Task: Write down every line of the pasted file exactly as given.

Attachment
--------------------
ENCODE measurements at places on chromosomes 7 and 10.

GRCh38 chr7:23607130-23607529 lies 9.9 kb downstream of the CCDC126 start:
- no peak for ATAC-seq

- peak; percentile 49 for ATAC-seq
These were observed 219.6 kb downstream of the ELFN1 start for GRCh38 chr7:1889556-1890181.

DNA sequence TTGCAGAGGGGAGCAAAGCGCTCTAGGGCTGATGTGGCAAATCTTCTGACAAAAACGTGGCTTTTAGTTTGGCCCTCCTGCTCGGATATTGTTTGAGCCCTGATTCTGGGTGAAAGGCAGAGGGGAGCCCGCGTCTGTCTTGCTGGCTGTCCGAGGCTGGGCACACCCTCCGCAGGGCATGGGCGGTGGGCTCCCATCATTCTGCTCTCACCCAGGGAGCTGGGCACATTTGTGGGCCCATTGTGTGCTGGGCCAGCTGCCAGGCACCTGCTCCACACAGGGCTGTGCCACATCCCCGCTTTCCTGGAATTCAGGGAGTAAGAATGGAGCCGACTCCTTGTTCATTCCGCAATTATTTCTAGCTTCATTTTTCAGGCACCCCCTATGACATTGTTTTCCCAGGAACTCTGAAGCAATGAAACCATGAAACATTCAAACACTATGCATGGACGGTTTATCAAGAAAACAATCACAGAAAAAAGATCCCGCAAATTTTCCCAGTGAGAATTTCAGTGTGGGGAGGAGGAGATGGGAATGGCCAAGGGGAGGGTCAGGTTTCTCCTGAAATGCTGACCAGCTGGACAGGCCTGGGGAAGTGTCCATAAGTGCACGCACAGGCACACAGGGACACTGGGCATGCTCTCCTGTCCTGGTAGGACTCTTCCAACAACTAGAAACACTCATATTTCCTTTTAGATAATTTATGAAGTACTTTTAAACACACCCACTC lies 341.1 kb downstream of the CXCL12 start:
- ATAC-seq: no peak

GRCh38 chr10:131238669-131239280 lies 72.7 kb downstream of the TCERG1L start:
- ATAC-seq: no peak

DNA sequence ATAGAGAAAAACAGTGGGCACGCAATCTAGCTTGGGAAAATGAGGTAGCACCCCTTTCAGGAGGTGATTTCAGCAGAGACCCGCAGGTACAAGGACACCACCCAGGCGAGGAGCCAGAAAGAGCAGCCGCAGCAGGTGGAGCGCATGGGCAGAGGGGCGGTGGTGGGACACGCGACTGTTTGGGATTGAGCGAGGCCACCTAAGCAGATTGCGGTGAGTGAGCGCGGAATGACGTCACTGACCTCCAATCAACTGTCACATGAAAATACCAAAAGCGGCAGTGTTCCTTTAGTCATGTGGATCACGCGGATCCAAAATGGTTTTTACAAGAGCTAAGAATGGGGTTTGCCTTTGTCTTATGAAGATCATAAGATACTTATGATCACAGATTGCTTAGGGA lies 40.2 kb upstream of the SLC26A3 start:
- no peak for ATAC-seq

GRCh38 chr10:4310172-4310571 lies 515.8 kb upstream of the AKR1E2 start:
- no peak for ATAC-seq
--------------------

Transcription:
ENCODE measurements at places on chromosomes 7 and 10.

GRCh38 chr7:23607130-23607529 lies 9.9 kb downstream of the CCDC126 start:
- no peak for ATAC-seq

- peak; percentile 49 for ATAC-seq
These were observed 219.6 kb downstream of the ELFN1 start for GRCh38 chr7:1889556-1890181.

DNA sequence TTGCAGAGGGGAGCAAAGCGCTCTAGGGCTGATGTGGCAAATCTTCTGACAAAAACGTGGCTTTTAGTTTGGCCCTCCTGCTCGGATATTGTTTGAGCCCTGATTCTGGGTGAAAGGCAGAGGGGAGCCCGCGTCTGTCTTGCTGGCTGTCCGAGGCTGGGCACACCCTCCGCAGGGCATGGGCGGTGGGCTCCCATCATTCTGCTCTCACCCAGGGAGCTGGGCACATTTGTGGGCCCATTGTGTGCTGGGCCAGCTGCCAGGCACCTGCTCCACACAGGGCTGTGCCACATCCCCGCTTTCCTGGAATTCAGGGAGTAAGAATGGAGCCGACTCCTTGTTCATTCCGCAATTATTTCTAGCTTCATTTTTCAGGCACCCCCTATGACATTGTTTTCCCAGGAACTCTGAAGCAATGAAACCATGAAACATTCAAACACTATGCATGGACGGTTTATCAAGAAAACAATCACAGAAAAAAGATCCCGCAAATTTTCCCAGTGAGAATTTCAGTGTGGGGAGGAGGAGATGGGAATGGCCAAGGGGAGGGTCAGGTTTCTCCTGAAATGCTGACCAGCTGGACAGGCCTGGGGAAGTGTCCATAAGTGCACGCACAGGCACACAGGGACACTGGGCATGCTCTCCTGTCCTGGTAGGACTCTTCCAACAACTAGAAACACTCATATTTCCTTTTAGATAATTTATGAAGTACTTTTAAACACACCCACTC lies 341.1 kb downstream of the CXCL12 start:
- ATAC-seq: no peak

GRCh38 chr10:131238669-131239280 lies 72.7 kb downstream of the TCERG1L start:
- ATAC-seq: no peak

DNA sequence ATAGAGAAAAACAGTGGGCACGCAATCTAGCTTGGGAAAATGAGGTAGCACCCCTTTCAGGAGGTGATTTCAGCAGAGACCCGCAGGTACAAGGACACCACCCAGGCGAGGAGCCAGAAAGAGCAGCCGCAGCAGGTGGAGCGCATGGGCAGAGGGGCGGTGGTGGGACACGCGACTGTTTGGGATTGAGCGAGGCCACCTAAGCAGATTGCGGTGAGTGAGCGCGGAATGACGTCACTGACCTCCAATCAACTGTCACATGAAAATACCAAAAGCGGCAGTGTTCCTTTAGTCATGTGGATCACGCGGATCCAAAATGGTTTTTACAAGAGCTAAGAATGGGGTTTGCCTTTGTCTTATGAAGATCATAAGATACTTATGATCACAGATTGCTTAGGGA lies 40.2 kb upstream of the SLC26A3 start:
- no peak for ATAC-seq

GRCh38 chr10:4310172-4310571 lies 515.8 kb upstream of the AKR1E2 start:
- no peak for ATAC-seq